mTOR-Activating mutations in RRAGD are causative for kidney tubulopathy and cardiomyopathy

Karl P. Schlingmann*, François Jouret, Kuang Shen, Anukrati Nigam, Francisco J. Arjona, Claudia Dafinger, Pascal Houillier, Deborah P. Jones, Felix Kleinerüschkamp, Jun Oh, Nathalie Godefroid, Mehmet Eltan, Tülay Güran, Stéphane Burtey, Marie Christine Parotte, Jens König, Alina Braun, Caro Bos, Maria Ibars Serra, Holger RehmannFried J.T. Zwartkruis, Kirsten Y. Renkema, Karin Klingel, Eric Schulze-Bahr, Bernhard Schermer, Carsten Bergmann, Janine Altmüller, Holger Thiele, Bodo B. Beck, Karin Dahan, David Sabatini, Max C. Liebau, Rosa Vargas-Poussou, Nine V.A.M. Knoers, Martin Konrad, Jeroen H.F. de Baaij

*Bijbehorende auteur voor dit werk

    OnderzoeksoutputAcademicpeer review

    18 Citaten (Scopus)
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    Background: Over the last decade, advances in genetic techniques have resulted in the identification of rare hereditary disorders of renal magnesium and salt handling. Nevertheless, approximately 20% of all tubulopathy patients lack a genetic diagnosis.

    Methods: We performed whole-exome and genome sequencings of a patient cohort with a novel inherited salt-losing tubulopathy, hypomagnesemia, and dilated cardiomyopathy. We also conducted subsequent functional analyses in vitro of identified variants of RRAGD, a gene that encodes a small Rag guanosine triphosphatase (GTPase).

    Results: In eight children from unrelated families with a tubulopathy characterized by hypomagnesemia, hypokalemia, salt wasting, and nephrocalcinosis, we identified heterozygous missense variants in RRAGD that mostly occurred de novo. Six of these patients also had dilated cardiomyopathy and three underwent heart transplantation. We identified a heterozygous variant in RRAGD that segregated with the phenotype in eight members of a large family with similar kidney manifestations. The GTPase RagD encoded by RRAGD plays a role in mediating amino acid signaling to the mechanistic target of rapamycin complex 1 (mTORC1). RagD expression along the mammalian nephron included the thick ascending limb and the distal convoluted tubule. The identified RRAGD variants were shown to induce a constitutive activation of mTOR signaling in vitro.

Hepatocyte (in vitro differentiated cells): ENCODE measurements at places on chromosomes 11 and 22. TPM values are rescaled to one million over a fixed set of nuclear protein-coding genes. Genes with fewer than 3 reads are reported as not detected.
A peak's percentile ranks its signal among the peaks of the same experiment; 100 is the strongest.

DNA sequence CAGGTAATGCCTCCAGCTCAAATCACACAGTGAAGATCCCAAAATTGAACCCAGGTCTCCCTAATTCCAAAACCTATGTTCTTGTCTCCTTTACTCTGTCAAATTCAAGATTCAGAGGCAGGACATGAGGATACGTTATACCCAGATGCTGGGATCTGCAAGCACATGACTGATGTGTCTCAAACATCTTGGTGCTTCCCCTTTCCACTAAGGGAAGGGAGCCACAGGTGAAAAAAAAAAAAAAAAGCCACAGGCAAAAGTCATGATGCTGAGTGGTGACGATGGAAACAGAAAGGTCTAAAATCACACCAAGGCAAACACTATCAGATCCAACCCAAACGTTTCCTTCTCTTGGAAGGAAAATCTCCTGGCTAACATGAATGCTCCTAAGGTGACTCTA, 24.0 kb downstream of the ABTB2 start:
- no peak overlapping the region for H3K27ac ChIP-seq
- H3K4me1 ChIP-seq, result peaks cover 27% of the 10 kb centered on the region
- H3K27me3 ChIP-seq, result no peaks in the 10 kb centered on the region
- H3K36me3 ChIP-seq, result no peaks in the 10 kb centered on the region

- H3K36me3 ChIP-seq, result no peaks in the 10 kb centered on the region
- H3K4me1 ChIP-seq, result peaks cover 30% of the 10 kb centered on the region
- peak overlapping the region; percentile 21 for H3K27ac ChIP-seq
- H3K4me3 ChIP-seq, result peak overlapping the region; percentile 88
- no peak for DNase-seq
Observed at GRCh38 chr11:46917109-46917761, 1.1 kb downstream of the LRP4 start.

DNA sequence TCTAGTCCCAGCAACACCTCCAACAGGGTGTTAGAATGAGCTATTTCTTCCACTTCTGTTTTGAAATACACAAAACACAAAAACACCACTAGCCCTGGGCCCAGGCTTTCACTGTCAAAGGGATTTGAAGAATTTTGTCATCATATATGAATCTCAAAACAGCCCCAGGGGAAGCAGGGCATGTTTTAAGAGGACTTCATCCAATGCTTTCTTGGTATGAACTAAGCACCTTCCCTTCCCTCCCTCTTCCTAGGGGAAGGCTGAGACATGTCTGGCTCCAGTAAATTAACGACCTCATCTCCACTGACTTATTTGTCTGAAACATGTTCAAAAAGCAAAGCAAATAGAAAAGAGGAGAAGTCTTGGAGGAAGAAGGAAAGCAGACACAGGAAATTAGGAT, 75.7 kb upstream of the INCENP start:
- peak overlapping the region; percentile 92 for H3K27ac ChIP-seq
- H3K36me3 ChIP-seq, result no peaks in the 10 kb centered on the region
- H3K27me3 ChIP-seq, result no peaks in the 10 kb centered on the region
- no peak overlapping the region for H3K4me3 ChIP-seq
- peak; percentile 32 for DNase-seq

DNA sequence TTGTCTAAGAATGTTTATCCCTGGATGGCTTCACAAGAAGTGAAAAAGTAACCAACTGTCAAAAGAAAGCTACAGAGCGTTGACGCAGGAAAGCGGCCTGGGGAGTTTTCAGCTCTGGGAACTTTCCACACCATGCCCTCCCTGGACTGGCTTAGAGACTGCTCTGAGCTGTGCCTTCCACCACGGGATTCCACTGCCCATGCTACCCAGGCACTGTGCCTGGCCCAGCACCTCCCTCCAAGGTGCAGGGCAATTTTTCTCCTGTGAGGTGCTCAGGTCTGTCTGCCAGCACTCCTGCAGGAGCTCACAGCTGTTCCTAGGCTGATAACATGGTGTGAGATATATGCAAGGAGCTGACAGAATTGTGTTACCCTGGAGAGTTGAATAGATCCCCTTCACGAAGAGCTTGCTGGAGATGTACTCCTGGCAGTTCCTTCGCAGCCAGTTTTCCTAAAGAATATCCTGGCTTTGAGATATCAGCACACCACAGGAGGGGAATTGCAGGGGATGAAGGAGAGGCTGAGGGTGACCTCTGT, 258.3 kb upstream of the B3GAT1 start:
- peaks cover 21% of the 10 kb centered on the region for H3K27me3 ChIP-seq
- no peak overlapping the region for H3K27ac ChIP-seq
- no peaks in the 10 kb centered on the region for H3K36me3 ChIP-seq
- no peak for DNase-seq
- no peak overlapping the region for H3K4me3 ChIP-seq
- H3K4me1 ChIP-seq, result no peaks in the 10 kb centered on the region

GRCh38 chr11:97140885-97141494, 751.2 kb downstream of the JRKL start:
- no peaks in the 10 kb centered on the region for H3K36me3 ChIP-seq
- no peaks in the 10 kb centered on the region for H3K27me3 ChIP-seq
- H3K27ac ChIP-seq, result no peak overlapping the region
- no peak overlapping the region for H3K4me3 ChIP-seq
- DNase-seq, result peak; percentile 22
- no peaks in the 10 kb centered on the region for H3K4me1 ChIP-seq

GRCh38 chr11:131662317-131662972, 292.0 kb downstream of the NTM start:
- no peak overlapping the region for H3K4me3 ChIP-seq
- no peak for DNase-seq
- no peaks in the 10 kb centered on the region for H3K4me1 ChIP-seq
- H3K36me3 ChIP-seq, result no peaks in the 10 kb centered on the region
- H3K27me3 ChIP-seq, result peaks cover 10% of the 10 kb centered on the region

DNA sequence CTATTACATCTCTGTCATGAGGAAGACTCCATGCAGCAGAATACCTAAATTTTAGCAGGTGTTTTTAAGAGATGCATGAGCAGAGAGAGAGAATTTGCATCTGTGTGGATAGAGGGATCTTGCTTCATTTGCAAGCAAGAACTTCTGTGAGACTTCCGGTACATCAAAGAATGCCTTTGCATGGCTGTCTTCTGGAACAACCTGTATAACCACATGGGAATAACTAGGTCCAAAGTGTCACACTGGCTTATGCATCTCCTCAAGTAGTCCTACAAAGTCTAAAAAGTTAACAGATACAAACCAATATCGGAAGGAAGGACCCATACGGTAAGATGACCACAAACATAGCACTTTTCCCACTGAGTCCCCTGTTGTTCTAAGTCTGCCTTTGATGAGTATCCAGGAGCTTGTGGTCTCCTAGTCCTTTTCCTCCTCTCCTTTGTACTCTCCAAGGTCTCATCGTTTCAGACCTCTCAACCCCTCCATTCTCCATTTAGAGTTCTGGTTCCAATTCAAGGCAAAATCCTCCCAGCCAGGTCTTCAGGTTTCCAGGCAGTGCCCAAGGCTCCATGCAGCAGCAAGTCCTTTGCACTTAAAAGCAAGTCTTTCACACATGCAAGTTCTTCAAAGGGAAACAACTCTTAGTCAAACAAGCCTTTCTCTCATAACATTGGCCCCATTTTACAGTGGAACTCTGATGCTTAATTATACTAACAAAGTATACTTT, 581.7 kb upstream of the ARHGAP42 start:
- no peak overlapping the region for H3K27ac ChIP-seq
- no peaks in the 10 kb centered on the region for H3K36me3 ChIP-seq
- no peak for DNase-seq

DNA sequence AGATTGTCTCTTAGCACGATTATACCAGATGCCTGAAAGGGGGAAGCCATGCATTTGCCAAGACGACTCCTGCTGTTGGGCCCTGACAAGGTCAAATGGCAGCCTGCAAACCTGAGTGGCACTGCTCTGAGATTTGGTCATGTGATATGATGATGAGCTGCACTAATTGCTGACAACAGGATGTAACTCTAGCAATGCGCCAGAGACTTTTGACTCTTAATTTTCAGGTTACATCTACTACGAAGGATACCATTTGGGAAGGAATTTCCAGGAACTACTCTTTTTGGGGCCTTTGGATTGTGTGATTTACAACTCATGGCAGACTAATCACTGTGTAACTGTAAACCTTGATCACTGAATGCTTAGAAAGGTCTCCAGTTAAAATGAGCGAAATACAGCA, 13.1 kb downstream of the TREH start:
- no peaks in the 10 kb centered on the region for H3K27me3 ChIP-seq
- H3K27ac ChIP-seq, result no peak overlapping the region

Conclusions: Our findings establish a novel disease, which we call autosomal dominant kidney hypomagnesemia (ADKH-RRAGD), that combines an electrolyte-losing tubulopathy and dilated cardiomyopathy. The condition is caused by variants in the RRAGD gene, which encodes Rag GTPase D; these variants lead to an activation of mTOR signaling, suggesting a critical role of Rag GTPase D for renal electrolyte handling and cardiac function.

    Originele taal-2English
    Pagina's (van-tot)2885–2899
    Aantal pagina's15
    TijdschriftJournal of the American Society of Nephrology
    Nummer van het tijdschrift11
    Vroegere onlinedatum29-okt.-2021
    StatusPublished - nov.-2021

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